Publication Date

1994

Document Type

Dissertation/Thesis

First Advisor

Plowman, Sharon A.

Degree Name

M.S. Ed. (Master of Education)

Department

Department of Physical Education

LCSH

Stretch (Physiology)--Measurement||Backache||Muscle strength--Testing

Abstract

The purpose of this study was to determine the validity of the sit-and-reach test as a measure of low-back and hamstring flexibility for male and female adolescents(15-18 years old). The subjects were 109 (females,n=55 and male,n=54) high-school students. The subjects performed a brief warm up prior to their testing session. Each subject completed the sit-and-reach(S-&-R), the modified-Schober (M-S) to measure low-back flexibility, the passive-straight-leg-raise(PSLR) and the active-knee- extension (AKE) tests to measure hamstring flexibility in a counter-balanced order. There was a moderate Pearson product moment correlation between the S-&-R and the AKE test (£=-.61) and the S-&-R and the PSLR test(£=.67) for the females. However, there was a poor correlation between the S-&-R and the M-S(£=.28). The males also had a moderate correlation between the S-&-R and the AKE test(£=-.63) and the S-&-R and the PSLR(£=.64). The correlation between the S-&-R and the M-S(£=.32) was poor. A stepwise multiple regression analysis was completed to determine the amount of variance for the S-&-R test that could be explained by the M-S. When the first predictor in the regression equation was the AKE test, the M-S explained an additional 4% of the S-&-R variance for females and 2% for males. When the PSLR test was the first predictor in the regression equation, the M-S explained an additional 7% of the S-&-R variance for both male and female subjects. It was concluded that the sit-and-reach test is not a valid measure of low-back flexibility in either male or female adolescents.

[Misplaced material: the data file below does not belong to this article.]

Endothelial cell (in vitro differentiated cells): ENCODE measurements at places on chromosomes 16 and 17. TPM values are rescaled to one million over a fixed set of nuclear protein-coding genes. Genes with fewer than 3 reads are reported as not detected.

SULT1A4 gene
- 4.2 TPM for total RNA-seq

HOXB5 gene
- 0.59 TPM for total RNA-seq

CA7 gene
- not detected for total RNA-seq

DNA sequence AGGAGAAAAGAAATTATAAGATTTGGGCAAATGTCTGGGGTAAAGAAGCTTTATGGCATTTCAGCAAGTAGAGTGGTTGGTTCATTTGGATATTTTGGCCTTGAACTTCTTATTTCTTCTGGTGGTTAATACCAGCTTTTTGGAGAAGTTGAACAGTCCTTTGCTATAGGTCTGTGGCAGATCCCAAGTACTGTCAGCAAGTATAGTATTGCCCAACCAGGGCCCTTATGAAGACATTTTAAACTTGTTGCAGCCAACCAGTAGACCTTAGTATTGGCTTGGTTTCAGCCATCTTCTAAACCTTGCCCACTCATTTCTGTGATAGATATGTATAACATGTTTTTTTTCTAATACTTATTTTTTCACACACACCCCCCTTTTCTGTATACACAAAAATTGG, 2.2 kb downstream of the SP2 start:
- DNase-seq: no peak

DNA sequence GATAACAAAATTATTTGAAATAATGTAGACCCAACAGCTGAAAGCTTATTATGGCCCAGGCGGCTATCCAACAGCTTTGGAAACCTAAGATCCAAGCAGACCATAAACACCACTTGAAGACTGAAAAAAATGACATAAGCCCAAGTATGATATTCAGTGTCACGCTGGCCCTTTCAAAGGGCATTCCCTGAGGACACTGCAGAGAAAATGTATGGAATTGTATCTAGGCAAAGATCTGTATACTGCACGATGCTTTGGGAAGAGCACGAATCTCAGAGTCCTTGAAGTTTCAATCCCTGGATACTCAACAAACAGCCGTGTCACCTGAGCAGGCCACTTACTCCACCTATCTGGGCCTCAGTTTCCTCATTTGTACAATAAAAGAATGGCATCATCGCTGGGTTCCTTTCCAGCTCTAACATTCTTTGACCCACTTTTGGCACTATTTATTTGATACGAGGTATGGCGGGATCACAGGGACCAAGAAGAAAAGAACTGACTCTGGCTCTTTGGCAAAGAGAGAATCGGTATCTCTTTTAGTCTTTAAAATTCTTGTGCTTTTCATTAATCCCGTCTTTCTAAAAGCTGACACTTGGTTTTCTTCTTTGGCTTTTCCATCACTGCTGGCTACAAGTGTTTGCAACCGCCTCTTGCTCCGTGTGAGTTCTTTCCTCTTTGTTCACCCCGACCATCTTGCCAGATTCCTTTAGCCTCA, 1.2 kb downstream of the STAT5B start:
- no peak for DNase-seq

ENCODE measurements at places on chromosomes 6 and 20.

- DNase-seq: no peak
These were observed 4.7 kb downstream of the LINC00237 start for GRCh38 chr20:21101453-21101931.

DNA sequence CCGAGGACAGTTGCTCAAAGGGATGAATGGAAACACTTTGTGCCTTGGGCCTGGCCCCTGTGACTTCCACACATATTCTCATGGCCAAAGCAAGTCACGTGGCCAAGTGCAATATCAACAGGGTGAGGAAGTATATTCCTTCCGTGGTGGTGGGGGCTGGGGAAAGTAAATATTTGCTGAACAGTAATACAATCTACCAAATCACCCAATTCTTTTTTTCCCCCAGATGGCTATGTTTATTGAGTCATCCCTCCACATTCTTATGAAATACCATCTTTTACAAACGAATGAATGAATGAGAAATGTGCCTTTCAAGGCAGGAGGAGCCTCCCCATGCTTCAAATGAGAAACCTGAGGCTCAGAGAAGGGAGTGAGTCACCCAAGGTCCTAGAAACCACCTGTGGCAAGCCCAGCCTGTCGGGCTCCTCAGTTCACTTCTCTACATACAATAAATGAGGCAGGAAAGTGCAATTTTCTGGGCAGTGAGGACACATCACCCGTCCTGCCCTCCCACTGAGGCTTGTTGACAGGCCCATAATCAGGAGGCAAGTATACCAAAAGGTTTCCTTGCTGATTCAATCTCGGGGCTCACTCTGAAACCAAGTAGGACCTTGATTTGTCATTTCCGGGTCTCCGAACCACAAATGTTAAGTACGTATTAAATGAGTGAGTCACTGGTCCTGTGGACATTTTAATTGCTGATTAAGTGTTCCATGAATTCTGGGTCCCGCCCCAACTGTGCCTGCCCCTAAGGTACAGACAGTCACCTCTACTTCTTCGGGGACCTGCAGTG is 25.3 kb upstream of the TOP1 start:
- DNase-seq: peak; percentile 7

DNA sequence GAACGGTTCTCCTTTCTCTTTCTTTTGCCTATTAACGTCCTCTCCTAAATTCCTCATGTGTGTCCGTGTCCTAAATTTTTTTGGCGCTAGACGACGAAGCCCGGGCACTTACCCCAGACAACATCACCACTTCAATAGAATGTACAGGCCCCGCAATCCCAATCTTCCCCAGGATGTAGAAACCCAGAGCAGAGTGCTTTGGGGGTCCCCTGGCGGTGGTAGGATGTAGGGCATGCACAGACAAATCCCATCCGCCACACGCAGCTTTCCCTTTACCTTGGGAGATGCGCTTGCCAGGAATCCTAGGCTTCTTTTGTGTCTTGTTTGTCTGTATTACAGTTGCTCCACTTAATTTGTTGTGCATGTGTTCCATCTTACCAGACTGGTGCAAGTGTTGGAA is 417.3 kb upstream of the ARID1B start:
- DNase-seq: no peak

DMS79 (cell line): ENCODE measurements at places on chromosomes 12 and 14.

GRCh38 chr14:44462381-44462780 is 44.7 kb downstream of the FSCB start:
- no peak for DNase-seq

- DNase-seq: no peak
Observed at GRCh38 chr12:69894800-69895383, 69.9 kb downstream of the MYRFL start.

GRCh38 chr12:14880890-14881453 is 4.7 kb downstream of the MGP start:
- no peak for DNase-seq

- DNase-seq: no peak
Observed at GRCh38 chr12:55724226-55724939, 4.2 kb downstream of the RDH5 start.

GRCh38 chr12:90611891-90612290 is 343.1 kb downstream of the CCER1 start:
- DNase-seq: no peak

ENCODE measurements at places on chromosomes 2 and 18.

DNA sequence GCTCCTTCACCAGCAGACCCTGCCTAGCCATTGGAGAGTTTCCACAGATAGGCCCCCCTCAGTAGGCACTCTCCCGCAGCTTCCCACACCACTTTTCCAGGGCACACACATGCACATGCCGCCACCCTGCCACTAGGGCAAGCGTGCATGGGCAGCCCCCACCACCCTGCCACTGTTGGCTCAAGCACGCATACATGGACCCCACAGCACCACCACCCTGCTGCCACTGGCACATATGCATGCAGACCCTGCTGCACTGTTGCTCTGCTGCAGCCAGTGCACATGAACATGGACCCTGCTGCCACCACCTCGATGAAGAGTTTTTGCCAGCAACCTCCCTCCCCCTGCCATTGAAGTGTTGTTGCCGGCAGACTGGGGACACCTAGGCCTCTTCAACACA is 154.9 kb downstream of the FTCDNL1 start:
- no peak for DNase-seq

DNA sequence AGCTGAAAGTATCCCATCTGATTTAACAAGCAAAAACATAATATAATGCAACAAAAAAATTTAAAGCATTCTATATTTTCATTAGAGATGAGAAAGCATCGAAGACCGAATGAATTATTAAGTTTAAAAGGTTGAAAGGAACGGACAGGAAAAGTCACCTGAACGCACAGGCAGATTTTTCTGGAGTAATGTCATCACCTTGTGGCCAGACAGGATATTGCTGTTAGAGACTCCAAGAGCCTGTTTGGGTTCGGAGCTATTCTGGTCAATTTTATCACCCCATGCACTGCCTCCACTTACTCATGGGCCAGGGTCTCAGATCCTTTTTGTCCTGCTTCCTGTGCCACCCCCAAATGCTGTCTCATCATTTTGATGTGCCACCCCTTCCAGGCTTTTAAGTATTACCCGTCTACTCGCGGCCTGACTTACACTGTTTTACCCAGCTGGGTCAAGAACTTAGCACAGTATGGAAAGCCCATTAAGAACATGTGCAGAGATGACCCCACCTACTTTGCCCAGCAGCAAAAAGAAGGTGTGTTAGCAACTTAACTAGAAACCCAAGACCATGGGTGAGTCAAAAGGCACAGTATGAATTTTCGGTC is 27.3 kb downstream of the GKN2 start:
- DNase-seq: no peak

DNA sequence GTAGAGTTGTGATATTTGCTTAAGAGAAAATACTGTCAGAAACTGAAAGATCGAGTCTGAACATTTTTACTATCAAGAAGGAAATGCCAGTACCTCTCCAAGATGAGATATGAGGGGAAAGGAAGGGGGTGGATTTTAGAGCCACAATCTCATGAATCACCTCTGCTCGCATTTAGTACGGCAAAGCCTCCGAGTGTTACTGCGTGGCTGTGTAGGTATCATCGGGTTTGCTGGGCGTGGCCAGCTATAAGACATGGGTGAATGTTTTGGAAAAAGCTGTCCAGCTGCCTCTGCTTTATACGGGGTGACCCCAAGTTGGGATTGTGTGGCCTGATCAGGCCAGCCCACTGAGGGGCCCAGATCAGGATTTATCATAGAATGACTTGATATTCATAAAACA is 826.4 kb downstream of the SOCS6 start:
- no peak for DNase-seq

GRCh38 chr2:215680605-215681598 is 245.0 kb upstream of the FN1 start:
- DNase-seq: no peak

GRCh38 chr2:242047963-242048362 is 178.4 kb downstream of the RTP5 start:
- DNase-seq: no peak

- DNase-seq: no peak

Comments

Includes bibliographical references (pages [26]-28; [41]-42).

Extent

50 pages

Language

eng

Publisher

Northern Illinois University

Rights Statement

In Copyright

Rights Statement 2

NIU theses are protected by copyright. They may be viewed from Huskie Commons for any purpose, but reproduction or distribution in any format is prohibited without the written permission of the authors.

Media Type

Text

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